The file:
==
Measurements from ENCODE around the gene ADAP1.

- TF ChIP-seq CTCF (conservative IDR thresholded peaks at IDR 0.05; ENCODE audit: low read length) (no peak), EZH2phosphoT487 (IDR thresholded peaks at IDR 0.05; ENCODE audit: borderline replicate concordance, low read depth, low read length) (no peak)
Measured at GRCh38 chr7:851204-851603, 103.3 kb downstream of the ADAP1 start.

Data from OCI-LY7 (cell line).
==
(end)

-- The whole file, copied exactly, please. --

Measurements from ENCODE around the gene ADAP1.

- TF ChIP-seq CTCF (conservative IDR thresholded peaks at IDR 0.05; ENCODE audit: low read length) (no peak), EZH2phosphoT487 (IDR thresholded peaks at IDR 0.05; ENCODE audit: borderline replicate concordance, low read depth, low read length) (no peak)
Measured at GRCh38 chr7:851204-851603, 103.3 kb downstream of the ADAP1 start.

Data from OCI-LY7 (cell line).